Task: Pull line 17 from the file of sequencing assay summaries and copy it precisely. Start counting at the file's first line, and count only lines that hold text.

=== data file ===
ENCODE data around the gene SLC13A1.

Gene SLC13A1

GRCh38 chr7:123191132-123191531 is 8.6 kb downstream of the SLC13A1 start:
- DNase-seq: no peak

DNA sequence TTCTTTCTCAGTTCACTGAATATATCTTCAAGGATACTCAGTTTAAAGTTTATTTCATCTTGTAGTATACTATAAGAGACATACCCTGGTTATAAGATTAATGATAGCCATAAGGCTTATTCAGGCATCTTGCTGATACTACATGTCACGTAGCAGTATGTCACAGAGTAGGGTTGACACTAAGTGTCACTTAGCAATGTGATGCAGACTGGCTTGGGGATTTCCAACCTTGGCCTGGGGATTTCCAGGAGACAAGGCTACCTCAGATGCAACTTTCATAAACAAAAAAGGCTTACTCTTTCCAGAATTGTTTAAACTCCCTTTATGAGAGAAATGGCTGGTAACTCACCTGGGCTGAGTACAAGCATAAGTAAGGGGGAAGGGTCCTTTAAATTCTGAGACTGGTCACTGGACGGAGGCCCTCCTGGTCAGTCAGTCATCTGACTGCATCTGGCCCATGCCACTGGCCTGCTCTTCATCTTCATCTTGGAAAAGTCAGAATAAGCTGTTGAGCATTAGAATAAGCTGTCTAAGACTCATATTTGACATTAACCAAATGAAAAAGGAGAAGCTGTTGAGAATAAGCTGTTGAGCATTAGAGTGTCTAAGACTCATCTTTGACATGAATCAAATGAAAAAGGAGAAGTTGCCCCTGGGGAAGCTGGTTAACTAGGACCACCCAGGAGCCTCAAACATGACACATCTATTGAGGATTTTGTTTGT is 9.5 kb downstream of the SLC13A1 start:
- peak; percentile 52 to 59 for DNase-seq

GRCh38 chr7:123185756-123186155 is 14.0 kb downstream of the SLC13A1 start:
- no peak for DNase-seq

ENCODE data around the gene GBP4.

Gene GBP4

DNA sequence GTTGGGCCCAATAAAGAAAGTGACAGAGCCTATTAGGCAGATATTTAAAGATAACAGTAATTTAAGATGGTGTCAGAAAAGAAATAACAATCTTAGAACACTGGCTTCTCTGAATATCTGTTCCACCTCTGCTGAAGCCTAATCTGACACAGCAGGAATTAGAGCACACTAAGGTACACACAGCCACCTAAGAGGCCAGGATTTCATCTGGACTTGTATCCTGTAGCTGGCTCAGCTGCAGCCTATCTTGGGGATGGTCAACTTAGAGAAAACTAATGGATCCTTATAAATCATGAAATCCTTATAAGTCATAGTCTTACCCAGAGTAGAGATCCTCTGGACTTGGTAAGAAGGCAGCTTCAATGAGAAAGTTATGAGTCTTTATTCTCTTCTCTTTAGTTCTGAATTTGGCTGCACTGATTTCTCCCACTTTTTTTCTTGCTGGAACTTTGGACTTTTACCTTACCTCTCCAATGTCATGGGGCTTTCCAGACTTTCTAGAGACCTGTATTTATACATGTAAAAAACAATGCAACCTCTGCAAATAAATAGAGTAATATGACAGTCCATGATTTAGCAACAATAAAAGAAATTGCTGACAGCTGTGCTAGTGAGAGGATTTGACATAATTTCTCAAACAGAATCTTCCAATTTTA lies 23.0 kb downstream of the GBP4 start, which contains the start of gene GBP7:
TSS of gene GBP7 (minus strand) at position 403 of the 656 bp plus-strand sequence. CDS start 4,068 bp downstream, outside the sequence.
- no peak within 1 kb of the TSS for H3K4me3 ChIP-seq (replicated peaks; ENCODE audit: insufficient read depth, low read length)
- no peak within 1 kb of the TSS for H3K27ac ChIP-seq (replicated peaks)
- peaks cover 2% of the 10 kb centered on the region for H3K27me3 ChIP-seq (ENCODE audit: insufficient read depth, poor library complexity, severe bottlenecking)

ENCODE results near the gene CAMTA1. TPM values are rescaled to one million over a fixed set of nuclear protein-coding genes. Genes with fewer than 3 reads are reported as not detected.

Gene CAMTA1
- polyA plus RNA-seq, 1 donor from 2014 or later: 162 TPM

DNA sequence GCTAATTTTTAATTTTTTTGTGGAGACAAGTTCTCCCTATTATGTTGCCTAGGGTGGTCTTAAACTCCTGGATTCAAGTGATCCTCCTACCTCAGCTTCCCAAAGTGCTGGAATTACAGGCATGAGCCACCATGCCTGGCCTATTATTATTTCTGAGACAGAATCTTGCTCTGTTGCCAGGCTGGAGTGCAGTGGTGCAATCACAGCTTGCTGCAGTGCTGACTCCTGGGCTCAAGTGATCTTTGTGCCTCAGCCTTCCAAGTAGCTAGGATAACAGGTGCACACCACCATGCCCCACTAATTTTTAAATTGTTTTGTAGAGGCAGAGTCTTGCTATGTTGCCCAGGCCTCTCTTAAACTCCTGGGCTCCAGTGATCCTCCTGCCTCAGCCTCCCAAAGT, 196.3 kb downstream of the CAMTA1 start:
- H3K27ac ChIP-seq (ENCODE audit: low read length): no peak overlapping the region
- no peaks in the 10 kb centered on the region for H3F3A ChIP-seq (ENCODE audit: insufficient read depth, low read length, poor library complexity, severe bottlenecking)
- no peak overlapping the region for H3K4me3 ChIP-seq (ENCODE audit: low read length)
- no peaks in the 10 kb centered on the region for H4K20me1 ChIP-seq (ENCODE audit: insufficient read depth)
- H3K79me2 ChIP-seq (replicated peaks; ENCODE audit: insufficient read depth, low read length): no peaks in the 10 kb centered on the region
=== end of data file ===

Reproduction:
Gene CAMTA1